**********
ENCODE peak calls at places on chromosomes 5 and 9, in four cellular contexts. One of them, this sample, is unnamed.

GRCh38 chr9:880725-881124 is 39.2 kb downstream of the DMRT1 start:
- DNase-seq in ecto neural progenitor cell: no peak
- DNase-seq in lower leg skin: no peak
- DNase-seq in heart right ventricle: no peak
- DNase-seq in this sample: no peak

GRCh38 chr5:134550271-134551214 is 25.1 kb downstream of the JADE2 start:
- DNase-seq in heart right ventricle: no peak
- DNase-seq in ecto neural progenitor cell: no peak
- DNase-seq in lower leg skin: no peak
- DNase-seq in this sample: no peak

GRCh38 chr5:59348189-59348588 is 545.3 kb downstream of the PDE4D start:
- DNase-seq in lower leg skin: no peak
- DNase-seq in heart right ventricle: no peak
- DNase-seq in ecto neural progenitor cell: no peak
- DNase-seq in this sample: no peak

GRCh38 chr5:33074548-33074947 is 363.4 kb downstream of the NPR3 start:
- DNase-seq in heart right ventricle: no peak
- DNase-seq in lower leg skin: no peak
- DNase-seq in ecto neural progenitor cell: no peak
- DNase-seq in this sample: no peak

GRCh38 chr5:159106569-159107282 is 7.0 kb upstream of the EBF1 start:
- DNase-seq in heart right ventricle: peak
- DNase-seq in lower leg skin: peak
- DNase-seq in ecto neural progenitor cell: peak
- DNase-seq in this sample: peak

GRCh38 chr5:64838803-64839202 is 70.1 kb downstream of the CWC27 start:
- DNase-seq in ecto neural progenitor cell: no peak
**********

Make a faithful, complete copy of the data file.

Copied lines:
ENCODE peak calls at places on chromosomes 5 and 9, in four cellular contexts. One of them, this sample, is unnamed.

GRCh38 chr9:880725-881124 is 39.2 kb downstream of the DMRT1 start:
- DNase-seq in ecto neural progenitor cell: no peak
- DNase-seq in lower leg skin: no peak
- DNase-seq in heart right ventricle: no peak
- DNase-seq in this sample: no peak

GRCh38 chr5:134550271-134551214 is 25.1 kb downstream of the JADE2 start:
- DNase-seq in heart right ventricle: no peak
- DNase-seq in ecto neural progenitor cell: no peak
- DNase-seq in lower leg skin: no peak
- DNase-seq in this sample: no peak

GRCh38 chr5:59348189-59348588 is 545.3 kb downstream of the PDE4D start:
- DNase-seq in lower leg skin: no peak
- DNase-seq in heart right ventricle: no peak
- DNase-seq in ecto neural progenitor cell: no peak
- DNase-seq in this sample: no peak

GRCh38 chr5:33074548-33074947 is 363.4 kb downstream of the NPR3 start:
- DNase-seq in heart right ventricle: no peak
- DNase-seq in lower leg skin: no peak
- DNase-seq in ecto neural progenitor cell: no peak
- DNase-seq in this sample: no peak

GRCh38 chr5:159106569-159107282 is 7.0 kb upstream of the EBF1 start:
- DNase-seq in heart right ventricle: peak
- DNase-seq in lower leg skin: peak
- DNase-seq in ecto neural progenitor cell: peak
- DNase-seq in this sample: peak

GRCh38 chr5:64838803-64839202 is 70.1 kb downstream of the CWC27 start:
- DNase-seq in ecto neural progenitor cell: no peak